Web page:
- Affective organizational commitment, the degree to which employees feel emotionally attached to their job
- Normative organizational commitment, the degree to which employees feel obligated to remain at their job
- Continuance organizational commitment, the degree to which employees feel they have invested a lot in their organization and don’t want to lose those investments (personally, not monetarily)
- Intent to turnover, the degree to which employees intend to leave their organization in the near future
Reported in standard deviation units (Cohen’s d), the authors found effect sizes ranging from .02 to .25 for satisfaction, -.22 to .46 for commitment, and -.62 to .05 for intent to turnover, which can be described as “low to effectively zero.”
Millenials are often characterized as being very different from the rest of employees, with a “drastically different outlook” and “different expectations”, are “difficult to understand” and “entitled”, “less motivated”, “high maintenance” and “silver-spoon fed”, and a variety of other colorful descriptors. In truth, it seems that they are not much different than any other generation – or at the least, they are no more different from other generations than other generations are from each other.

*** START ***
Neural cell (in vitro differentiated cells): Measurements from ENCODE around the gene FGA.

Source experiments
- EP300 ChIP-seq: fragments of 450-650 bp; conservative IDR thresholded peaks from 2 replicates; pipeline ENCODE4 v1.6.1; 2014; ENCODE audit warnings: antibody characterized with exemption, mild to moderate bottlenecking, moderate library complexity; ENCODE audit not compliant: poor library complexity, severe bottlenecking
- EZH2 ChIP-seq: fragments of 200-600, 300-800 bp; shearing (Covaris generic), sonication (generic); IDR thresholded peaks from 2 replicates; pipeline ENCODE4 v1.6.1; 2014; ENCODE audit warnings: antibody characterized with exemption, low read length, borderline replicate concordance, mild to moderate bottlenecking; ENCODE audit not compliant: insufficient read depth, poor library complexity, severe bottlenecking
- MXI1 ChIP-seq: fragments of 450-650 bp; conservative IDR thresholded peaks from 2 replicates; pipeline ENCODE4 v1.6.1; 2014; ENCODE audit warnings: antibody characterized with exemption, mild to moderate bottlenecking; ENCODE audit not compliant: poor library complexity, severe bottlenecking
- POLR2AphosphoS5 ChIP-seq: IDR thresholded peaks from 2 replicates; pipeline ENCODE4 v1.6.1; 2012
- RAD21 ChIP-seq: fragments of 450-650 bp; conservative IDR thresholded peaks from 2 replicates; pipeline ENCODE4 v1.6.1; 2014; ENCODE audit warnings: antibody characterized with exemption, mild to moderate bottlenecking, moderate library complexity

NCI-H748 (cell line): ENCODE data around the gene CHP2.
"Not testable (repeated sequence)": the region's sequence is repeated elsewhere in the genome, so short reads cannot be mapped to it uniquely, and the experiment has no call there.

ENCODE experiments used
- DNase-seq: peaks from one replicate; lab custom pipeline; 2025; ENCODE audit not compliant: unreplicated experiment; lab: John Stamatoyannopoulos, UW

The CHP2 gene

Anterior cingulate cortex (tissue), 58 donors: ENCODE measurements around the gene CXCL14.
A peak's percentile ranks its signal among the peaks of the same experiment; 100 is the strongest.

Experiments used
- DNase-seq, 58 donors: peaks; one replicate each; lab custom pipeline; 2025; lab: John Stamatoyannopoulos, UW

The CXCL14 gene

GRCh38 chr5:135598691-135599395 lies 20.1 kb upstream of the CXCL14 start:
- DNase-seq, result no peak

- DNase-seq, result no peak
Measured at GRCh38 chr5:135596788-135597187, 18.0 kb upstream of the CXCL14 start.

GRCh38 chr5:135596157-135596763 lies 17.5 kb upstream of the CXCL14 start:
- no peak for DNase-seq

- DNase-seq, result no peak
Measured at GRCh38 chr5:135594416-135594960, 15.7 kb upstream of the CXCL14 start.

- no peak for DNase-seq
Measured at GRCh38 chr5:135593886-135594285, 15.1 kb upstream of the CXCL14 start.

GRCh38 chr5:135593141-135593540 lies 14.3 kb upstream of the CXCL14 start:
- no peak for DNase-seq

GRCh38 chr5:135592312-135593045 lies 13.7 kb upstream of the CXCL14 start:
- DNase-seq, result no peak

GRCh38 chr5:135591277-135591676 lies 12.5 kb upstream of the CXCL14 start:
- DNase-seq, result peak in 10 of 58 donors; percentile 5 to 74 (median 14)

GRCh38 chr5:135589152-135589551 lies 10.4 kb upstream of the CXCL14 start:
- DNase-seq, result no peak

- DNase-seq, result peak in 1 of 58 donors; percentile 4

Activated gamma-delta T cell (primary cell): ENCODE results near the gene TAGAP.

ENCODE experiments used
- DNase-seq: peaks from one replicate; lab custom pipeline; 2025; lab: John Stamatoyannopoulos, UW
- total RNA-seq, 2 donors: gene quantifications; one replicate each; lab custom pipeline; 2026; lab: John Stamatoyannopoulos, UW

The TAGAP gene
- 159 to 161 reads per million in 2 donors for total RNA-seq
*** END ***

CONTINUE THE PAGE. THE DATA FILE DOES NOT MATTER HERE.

The article is, of course, limited by the variables it was able to meta-analyze, so it is possible that some other attitude or characteristic that was not examined does demonstrate a large difference. However, Millenials are commonly vilified as being less committed to their jobs, more likely to jump ship, and less satisfied with their work. This study demonstrates that at least in these regards, Millenials are just like everyone else.Footnotes: